If you can talk with crowds and keep your virtue, Or walk with Kings—nor lose the common touch, If neither foes nor loving friends can hurt you, If all men count with you, but none too much: If you can fill the unforgiving minute With sixty seconds’ worth of distance run, Yours is the Earth and everything that’s in it, And—which is more—you’ll be a Man, my son!
When you go to the center, or if you visit the website (alicenter.org), you’ll see a list of Ali’s core beliefs. Here they are:
Belief in oneself, one’s abilities, and one’s future.
A firm belief that gives one the courage to stand behind that belief, despite pressure to do otherwise.
The act of devoting all of one’s energy, effort, and abilities to a certain task.
To present voluntarily without expecting something in return.
Esteem for, or a sense of the worth or excellence of, oneself and others.
A sense of awe, reverence, and inner peace inspired by a connection to all of creation and/or that which is greater than oneself.
I’ve been unable to update this blog for months. Here’s why: my sister’s cancer came back with a vengeance. She was gone in a flash.
Holly was my only sister, my big sister. She was born in Danville, KY on July 19, 1960. She grew up on the stage at Pioneer Playhouse, the theatre our dad, Eben Henson, started in 1950. She was always involved in one way or another at the Playhouse — acting, directing, managing. She became artistic director when Dad passed 8 years ago.
Holly died where she lived — in her home not a stone’s throw from the Playhouse stage. She died on May 27, 2012, just as the Playhouse company was assembling — the new actors arriving for the 63rd season. After she was gone, the company meeting went on without her; auditions for the first show continued. Rehearsals began. That’s the way Holly wanted it. The show must always go on.
It’s been a hard few weeks without her. Robby and my mom, Charlotte, are the ones who run the Playhouse now. I pitch in where I can. The family has vowed to keep Kentucky’s oldest outdoor theatre alive another year in Holly’s memory, and then we’ll see what happens. It’s hard to imagine ever closing it though. The Playhouse has been a part of my family’s very fabric, our heart and soul.
Every night I stand to greet patrons arriving for the show (one of my duties), and I’m constantly told how much I look like Holly, how much her personal greeting meant to them, how much the Playhouse continues to mean to them, how much they miss Holly, but are glad to see us going on as a family. It’s heart-breaking and gratifying all at once. It makes me feel sad. But it also makes me feel like I’m part of something bigger than myself.
Holly felt the same way. A few years ago, she started an “Artistic Director Diaries” as part of a podcast the Playhouse was doing at the time. Holly’s diary entries aren’t long, some of them just talk about the mundane day to day running of the theatre. But one passage jumped out at me when I read through it after she died:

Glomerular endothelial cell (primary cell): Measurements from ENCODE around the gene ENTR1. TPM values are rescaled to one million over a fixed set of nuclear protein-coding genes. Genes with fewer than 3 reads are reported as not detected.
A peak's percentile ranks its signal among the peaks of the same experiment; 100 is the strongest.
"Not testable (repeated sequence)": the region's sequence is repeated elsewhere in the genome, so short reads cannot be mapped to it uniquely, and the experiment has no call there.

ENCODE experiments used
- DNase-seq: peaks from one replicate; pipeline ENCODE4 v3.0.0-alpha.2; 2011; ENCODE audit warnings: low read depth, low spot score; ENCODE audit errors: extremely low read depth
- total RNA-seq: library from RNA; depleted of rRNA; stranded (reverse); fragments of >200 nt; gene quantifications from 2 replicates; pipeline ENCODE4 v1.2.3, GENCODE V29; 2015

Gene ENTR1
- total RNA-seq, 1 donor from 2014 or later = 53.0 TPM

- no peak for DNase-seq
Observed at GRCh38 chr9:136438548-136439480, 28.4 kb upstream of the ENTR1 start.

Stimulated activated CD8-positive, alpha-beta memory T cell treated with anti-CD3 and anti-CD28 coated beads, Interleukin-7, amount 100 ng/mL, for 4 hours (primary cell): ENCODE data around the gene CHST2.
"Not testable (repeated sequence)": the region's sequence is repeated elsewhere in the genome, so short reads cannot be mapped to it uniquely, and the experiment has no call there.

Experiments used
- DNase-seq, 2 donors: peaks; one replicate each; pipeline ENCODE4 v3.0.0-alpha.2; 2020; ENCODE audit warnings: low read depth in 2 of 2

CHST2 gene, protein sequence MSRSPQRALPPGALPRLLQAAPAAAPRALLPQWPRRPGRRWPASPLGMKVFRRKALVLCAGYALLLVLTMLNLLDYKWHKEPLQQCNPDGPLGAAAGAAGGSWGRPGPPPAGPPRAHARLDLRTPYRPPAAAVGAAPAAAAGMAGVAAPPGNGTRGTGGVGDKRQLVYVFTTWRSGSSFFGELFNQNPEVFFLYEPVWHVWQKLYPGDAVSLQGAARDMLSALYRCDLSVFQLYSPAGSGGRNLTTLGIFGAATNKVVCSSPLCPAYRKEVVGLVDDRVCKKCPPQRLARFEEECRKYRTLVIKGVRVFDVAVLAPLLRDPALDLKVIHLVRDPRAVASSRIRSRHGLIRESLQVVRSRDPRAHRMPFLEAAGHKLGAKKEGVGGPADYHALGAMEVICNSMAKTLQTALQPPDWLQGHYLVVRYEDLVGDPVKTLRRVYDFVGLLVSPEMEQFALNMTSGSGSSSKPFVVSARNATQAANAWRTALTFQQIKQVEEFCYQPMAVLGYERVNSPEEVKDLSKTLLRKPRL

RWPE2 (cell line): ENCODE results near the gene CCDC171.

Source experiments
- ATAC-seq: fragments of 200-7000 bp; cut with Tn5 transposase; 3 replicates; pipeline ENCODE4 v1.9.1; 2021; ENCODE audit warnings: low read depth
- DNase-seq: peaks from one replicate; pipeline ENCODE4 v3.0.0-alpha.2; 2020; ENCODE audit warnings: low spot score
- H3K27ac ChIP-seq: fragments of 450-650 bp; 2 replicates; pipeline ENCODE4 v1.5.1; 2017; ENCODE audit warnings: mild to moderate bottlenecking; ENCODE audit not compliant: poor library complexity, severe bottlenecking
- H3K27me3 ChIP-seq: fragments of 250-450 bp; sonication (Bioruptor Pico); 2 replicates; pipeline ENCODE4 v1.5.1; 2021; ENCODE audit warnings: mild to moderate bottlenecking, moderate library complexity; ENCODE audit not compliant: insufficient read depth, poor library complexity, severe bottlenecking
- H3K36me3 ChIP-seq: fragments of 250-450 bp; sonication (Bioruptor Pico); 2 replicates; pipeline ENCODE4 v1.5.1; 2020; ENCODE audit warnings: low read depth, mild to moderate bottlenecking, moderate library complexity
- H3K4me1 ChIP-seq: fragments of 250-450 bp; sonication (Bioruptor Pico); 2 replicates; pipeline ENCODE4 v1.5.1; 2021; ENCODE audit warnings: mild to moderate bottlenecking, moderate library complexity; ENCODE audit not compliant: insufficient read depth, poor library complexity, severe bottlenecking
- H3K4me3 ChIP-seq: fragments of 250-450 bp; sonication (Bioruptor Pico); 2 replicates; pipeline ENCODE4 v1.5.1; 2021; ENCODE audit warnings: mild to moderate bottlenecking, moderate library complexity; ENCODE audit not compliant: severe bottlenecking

Is it worth it? To keep this place going, under immense stress and strain?
Last night a mosquito kept me awake….I thought about my mother, who is 79, playing guitar and singing every night for the supper guests, as she has done for over 50 years. I thought about all the changes she has seen. All the sets, all the actors, the loss of a husband — as she stands in the back, enjoying the sound of the dialogue and the audience laughing.
All summer my trailer has filled up with flowers and photos and press releases and memories. There have been five opening nights. I’ll never see these same people, gathered in the same place ever again.
I’m so busy, I seldom have time to think about Dad. Except in an odd pause or two, and the realization that he’s not here still has a tinge of surprise — like he’s just taking a nap and will be back shortly and take all my worries away. Like he’ll invite me to sit beside him, as we greet the audience together.
I still don’t know whose dream is more important — mine or my dad’s. I still don’t know why the “show must go on.” There are only 20 outdoor theatres left in the entire US. If one more closes, does it matter?
If I wanted, I could walk away from all of this…into my own story. But how lonely would my summers be, without laughter and tears. At least when I’m stepping into Dad’s shoes, I can see the path.
I guess it’s my turn now, Holly, to follow in your footsteps. And I’ll do my best. But already the summer — and the path — seem lonely without you here.
I’m heading up to Northern Kentucky University tomorrow to participate in their annual Bookfest on Friday, May 4. It’s a really incredible day long program in which about 500 middle grade students from around the state come to the NKU campus in Highland Heights to talk about books and reading.
Here is a link to NKU’s webpage about it, with a really terrific video showing highlights of years past: